•  the standard is based on system behaviour in the presence of faults. Modern technology allows the incorporation of sophisticated automatic diagnostics with a coverage approaching 100%. A single-channel system with sophisticated diagnostics may have a higher integrity than a crude multi-channel system. Although the standard allows faults to be excluded, it does not give advice on how this problem should be addressed.
  •  a highly reliable system, based on simple technology (e.g., a mechanical scotch) and (because of its single-channel status) having a Category of 1, may in practice have an integrity comparable, or even higher than, that of a Category 4 system employing a complex and, therefore, difficult to assess technology.

13)  The categories used to define the integrity of a system are based on fault exclusion. This is an arbitrary means of defining the probability of failure on demand and takes no account of the frequency of such failures, which could be vastly different for alternative technologies. The methodology is workable only if all components use the same technology.

14)  Because of the subjective means of determining the required Category described in Informative Annex B, it is not very difficult to justify a change of the Category by one either up or down in order to suit other (e.g., commercial) requirements.

15)  In the author's opinion, the standard was developed for relay-based systems as existed in the 1970s, an application for which it would have been ideal as it is simple to apply, and it would have led to an improvement in the safety standards at the time. Unfortunately, the standard has been overtaken by the technologies used in safety-related systems and it would be difficult to take into account: sophisticated automatic diagnostics; the use of systems which include different technologies having vastly different failure modes and reliabilities, and the use of software. The feature of the standard is its underlying simplicity; however, even in its present form, this simplicity has begun to be lost. If attempts are made to take these deficiencies into account, the simplicity of the standard will be completely lost, and it would be better to go directly to a standard designed to address these deficiencies from the outset.

7.  Assessment using IEC 61508: Quantitative examination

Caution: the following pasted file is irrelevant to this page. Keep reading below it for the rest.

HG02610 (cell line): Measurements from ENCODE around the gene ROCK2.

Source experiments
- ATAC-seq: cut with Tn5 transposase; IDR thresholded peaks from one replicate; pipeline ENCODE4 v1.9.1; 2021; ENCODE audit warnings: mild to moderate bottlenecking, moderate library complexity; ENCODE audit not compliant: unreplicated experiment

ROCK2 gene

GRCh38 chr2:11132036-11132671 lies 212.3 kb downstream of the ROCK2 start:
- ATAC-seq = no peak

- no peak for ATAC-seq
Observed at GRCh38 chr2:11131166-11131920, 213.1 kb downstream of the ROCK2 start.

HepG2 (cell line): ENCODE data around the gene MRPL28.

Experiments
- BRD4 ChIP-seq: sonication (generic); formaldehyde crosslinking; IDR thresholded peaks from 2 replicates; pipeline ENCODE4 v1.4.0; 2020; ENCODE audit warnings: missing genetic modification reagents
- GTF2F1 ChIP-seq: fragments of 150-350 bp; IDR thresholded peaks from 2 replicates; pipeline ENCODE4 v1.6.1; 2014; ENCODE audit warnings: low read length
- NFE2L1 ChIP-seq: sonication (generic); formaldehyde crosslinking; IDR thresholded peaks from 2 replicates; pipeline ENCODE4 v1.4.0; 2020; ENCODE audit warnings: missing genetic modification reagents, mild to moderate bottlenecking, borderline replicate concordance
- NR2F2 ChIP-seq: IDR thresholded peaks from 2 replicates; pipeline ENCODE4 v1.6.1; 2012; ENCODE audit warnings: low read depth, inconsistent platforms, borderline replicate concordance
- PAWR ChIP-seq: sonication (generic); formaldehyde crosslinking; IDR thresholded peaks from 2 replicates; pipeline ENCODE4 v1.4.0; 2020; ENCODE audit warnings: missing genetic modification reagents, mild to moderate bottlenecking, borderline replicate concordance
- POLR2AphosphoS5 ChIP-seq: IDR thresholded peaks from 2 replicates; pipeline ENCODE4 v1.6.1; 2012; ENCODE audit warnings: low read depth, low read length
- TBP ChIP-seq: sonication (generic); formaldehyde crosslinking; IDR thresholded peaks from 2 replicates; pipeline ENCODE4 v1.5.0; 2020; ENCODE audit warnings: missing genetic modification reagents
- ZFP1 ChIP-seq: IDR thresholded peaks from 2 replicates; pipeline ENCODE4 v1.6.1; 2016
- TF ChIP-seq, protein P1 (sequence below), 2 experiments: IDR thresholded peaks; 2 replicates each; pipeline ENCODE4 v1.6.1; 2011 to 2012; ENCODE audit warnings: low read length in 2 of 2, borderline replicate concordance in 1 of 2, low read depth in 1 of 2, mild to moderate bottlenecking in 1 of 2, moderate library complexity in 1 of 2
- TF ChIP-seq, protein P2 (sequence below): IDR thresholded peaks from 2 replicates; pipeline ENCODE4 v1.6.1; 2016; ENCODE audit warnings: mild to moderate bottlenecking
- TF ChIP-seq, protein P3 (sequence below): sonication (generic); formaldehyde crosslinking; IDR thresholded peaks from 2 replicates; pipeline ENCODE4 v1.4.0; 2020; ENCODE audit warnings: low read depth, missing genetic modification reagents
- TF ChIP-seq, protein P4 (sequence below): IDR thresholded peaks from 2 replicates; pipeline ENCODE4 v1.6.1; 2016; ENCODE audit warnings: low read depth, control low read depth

IEC 61508 follows a comprehensive lifecycle approach in which many of the stages are appropriate to design and not to a retrospective assessment. The full lifecycle consists of the following stages: Concept; Overall scope definition; Hazard and risk analysis; Overall safety requirements; Safety requirements allocation; Overall operation and maintenance planning; Overall safety validation planning; Overall installation and commissioning planning; Safety-related systems realisation; Non-PES systems realisation; External risk reduction systems realisation; Overall installation and commissioning; Operation; Overall modification and retrofit, and Decommissioning or disposal. All stages will be considered in this assessment, and it will be decided at each stage whether this is inapplicable to a retrospective assessment.

In order to avoid repetition, the analysis already carried out for the assessment using EN 954-1, and described in Section 6, will be referred to wherever possible.

The assessment to be carried out is an assessment of the design of the machine, and not an assessment of the documentation for the machine indicating the integrity of either its design or manufacture, e.g., documentation indicating which quality control procedures had been implemented during the machine's development. However, most of the information used in the assessment was obtained from technical documentation supplied by the manufacturer.

This quantitative analysis will be carried out according to IEC 61508 (Reference 2) Parts 1 & 2; the remaining parts will be considered in Section 8 of this report.

7.1  Concept

Clearly, the design of the press will not be conceived as part of this assessment; however, this is an important stage in an assessment. It allows the assessor to become familiar with the design and operation of the system being assessed. As the author has already examined the control system for his assessment using EN 954-1, this stage will be considered already to have been completed - the reader is directed to Sections 3, 4 & 6 of this report which summarize the design of the machine.

7.2  Overall scope definition